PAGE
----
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GPS is great. I can drive practically anywhere, with directions to get to almost anywhere, and there are apps on my phone that I can use to detect traffic, locate where police officers are hiding out, see potential hazards on the roads—even detect where the bad potholes might be. It works for me.
The Global Positioning System (GPS) is a network of about 30 satellites orbiting the Earth at an altitude of 20,000km. The system was originally developed by the US government for military navigation, but now anyone with a GPS device can receive the radio signals that the satellites broadcast. So, wherever you are on the planet, at least four GPS satellites are “visible” at any time, that is, they are reachable from your location from horizon to horizon. Each one transmits information about its position and the current time at regular intervals. These signals, traveling at the speed of light, are intercepted by your GPS receiver, which calculates how far away each satellite is based on how long it took for the messages to arrive.
Once it has information on how far away at least three satellites are, your GPS receiver can pinpoint your location using a process called trilateration.
Imagine you are standing somewhere on Earth with three satellites in the sky above you. If you know how far away you are from satellite A, then you know you must be located somewhere on the red circle. If you do the same for satellites B and C, you can work out your location by seeing where the three circles intersect. This is just what your GPS receiver does (although it uses overlapping spheres rather than circles, so it can also determine your altitude).
You must be in Kansas!
The more satellites there are above the horizon, the more accurately your GPS unit can determine where you are.
Side note: On these satellites are incredibly precise atomic clocks because they must be able to determine your location by measuring the speed of light from your device to the satellite. General and Special Relativity, however, predict that differences will appear between these clocks and an identical clock on Earth. General Relativity predicts that time will appear to run slower under stronger gravitational pull—the clocks on board the satellites will, therefore, seem to run faster than a clock on Earth. Amazing!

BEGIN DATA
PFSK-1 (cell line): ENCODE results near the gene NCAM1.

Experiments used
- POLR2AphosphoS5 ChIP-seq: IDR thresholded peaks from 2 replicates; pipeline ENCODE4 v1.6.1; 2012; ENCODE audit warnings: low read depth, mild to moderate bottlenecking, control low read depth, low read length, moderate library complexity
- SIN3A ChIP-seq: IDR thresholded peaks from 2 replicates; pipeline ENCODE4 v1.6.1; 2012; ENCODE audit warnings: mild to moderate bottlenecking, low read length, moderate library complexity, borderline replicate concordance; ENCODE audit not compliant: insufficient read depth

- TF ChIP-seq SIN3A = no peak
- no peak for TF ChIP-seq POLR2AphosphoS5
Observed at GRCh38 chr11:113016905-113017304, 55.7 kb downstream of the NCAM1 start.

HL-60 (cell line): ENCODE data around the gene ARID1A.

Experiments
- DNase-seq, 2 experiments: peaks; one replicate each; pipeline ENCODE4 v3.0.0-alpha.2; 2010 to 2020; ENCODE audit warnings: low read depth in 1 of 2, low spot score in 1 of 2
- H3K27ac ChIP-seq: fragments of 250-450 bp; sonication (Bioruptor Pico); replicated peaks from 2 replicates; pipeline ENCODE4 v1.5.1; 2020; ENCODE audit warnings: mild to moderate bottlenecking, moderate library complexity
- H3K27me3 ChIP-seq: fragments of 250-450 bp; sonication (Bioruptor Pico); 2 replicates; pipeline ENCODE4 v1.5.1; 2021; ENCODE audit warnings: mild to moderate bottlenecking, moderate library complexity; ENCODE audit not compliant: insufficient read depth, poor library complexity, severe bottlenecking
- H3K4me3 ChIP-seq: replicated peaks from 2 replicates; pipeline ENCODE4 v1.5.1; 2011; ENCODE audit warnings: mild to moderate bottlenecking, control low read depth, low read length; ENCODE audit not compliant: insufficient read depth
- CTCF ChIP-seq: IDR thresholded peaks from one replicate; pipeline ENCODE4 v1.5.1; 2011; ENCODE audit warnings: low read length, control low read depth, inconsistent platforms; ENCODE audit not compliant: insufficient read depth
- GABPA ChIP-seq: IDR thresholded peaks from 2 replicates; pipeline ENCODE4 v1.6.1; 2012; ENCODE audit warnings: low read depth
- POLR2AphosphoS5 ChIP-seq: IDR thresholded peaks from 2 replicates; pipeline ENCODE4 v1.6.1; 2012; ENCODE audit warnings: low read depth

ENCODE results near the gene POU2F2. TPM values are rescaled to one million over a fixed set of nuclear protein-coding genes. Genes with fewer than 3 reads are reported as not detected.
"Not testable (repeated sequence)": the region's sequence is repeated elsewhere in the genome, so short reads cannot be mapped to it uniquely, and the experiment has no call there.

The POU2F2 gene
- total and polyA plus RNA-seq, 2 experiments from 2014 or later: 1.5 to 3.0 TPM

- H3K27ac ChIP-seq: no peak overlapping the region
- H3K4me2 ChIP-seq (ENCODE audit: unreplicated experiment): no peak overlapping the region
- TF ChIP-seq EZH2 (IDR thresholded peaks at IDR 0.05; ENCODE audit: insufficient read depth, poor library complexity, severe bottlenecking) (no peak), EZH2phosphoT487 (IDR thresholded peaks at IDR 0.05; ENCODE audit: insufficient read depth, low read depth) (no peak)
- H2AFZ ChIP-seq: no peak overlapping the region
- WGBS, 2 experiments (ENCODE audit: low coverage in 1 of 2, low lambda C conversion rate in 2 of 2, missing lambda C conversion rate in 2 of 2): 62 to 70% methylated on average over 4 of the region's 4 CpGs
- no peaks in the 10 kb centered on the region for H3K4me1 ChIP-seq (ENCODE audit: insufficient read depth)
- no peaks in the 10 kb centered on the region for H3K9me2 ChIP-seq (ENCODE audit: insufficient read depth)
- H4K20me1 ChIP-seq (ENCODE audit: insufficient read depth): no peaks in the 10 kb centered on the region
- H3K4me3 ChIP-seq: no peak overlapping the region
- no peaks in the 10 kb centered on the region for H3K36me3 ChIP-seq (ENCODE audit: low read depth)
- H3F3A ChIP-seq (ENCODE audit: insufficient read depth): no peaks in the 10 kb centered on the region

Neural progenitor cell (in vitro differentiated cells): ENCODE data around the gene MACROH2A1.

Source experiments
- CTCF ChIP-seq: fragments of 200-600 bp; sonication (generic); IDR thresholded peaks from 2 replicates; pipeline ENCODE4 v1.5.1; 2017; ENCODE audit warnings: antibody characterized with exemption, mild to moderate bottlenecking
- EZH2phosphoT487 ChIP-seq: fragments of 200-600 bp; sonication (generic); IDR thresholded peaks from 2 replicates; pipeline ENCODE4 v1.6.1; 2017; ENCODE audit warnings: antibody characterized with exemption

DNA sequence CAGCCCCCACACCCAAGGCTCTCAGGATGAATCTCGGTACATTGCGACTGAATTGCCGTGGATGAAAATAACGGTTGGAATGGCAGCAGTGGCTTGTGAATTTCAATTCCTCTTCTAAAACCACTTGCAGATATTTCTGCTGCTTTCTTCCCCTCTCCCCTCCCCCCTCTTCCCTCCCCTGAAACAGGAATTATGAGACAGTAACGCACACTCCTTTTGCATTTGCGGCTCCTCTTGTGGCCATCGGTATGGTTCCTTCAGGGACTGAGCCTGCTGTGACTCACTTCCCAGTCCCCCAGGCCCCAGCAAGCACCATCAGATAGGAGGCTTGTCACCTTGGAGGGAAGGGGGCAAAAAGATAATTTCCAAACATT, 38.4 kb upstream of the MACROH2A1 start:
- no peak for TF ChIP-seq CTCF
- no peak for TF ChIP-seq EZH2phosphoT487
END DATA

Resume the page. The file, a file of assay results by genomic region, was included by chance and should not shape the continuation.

Now, that’s all very well and good, but what happens if your horizon is very small, like you’re in a big city with skyscrapers and the buildings get in the way of the satellite signal? Or if you’re somewhere in the mountains? GPS is accurate to within a few meters—what if you need more precise location information than the GPS can give you? There must be some alternative.
And there is.
This technology is called simultaneous localization and mapping, or SLAM.
SLAM is the computational problem of constructing a map in an unknown environment while simultaneously keeping track of a device’s position (location and orientation) within it. To do this, you keep track of six degrees of freedom (6DoF), which is composed of three degrees for position (up/down, back/forward, and right/left), and three for orientation (yaw, pitch, and roll).
Six degrees of freedom, or 6DoF
Computation for SLAM was typically done with a camera sensor as the only form of input. This was known as Visual SLAM (VSLAM). But in the past few years, with the suite of additional sensors becoming available, SLAM has evolved to using additional sensor input for robustness.
So, in practical terms, perhaps your GPS let you arrive at your destination, an office building at 123 Main Street. But you still don’t know where Suite B is in that space. To map out that building, you might need a robot to roll through the hallways—kind of like the Google maps car with the 360° camera on top—to plot out the walls, doors, exits, and so forth, and then upload that information to the cloud. Voilà, SLAM has just been used to give you an accurate map of the building, and you can find your way.
The applications that and do can use this technology are endless. Some examples that use SLAM are:
These examples are just those off the top of my head. I’m sure there are more.